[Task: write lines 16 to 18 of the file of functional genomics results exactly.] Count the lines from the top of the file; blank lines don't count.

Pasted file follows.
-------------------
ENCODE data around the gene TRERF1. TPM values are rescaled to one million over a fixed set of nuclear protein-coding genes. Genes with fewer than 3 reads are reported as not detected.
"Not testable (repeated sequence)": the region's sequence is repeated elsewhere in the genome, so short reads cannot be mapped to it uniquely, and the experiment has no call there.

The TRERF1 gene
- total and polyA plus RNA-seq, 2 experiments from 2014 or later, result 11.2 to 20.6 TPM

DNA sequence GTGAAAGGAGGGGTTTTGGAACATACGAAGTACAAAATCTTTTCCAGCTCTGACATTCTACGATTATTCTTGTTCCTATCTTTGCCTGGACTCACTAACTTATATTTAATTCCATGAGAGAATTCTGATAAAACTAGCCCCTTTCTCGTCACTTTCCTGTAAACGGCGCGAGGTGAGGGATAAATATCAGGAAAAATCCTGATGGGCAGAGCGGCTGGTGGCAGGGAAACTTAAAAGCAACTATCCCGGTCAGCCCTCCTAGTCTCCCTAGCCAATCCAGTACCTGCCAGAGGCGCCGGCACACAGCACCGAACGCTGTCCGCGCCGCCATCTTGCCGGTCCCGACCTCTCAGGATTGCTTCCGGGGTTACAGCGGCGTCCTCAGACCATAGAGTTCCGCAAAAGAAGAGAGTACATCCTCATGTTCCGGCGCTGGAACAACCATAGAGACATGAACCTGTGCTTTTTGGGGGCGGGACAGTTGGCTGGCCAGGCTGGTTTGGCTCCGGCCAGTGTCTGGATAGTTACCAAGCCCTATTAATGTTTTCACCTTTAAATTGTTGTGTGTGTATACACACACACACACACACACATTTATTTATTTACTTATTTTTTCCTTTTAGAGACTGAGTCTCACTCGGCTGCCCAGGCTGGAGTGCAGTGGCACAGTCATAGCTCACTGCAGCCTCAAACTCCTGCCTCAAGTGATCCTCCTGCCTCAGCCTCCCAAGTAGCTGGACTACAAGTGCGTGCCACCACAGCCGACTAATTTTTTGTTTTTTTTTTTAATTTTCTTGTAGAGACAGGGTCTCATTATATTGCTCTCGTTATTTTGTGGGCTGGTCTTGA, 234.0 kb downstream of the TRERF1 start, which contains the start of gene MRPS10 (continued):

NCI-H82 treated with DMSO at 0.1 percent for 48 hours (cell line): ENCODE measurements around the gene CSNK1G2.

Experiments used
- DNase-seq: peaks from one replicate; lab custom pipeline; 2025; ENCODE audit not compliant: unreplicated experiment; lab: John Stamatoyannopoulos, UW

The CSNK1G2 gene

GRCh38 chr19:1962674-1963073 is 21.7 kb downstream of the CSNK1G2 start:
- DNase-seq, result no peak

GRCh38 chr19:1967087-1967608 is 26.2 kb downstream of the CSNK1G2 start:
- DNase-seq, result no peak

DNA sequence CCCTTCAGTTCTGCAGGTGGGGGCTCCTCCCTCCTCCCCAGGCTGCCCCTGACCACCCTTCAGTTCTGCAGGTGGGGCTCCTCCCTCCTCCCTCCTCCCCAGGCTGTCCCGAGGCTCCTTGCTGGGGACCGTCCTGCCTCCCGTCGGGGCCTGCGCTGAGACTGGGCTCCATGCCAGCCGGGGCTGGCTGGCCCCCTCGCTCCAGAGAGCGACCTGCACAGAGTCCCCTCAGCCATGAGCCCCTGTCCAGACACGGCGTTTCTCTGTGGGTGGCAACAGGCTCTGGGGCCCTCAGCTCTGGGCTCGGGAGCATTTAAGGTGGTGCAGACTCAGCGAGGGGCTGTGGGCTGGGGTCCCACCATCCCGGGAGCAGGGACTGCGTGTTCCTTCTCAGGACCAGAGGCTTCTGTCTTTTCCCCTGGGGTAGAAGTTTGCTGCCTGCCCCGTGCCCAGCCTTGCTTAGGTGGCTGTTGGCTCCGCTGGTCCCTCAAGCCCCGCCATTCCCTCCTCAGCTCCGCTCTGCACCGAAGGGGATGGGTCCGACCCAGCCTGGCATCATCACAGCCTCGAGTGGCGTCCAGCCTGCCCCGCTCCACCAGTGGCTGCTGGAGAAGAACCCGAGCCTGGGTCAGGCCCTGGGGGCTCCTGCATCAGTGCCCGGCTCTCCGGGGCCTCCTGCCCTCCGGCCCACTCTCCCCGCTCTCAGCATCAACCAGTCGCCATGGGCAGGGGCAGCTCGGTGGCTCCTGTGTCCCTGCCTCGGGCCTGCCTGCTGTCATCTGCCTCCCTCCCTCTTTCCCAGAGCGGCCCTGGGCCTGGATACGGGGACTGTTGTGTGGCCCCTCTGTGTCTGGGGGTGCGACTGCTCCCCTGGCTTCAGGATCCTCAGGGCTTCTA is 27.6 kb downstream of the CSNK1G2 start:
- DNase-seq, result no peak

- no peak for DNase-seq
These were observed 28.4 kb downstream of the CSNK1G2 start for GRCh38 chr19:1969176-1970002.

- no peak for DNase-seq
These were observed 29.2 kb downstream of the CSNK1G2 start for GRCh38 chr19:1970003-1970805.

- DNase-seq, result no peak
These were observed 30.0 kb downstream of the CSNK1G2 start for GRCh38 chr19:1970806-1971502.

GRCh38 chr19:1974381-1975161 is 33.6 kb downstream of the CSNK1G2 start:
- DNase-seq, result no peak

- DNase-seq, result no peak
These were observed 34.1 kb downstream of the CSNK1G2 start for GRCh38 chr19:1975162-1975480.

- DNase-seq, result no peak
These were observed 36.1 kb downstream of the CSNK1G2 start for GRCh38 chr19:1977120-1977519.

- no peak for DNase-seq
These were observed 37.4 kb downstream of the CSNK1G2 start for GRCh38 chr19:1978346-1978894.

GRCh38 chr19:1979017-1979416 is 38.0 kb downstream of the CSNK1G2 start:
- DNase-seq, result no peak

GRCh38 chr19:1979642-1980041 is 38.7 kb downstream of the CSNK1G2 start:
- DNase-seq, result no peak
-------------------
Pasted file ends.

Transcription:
- no peak for DNase-seq
These were observed 28.4 kb downstream of the CSNK1G2 start for GRCh38 chr19:1969176-1970002.

- no peak for DNase-seq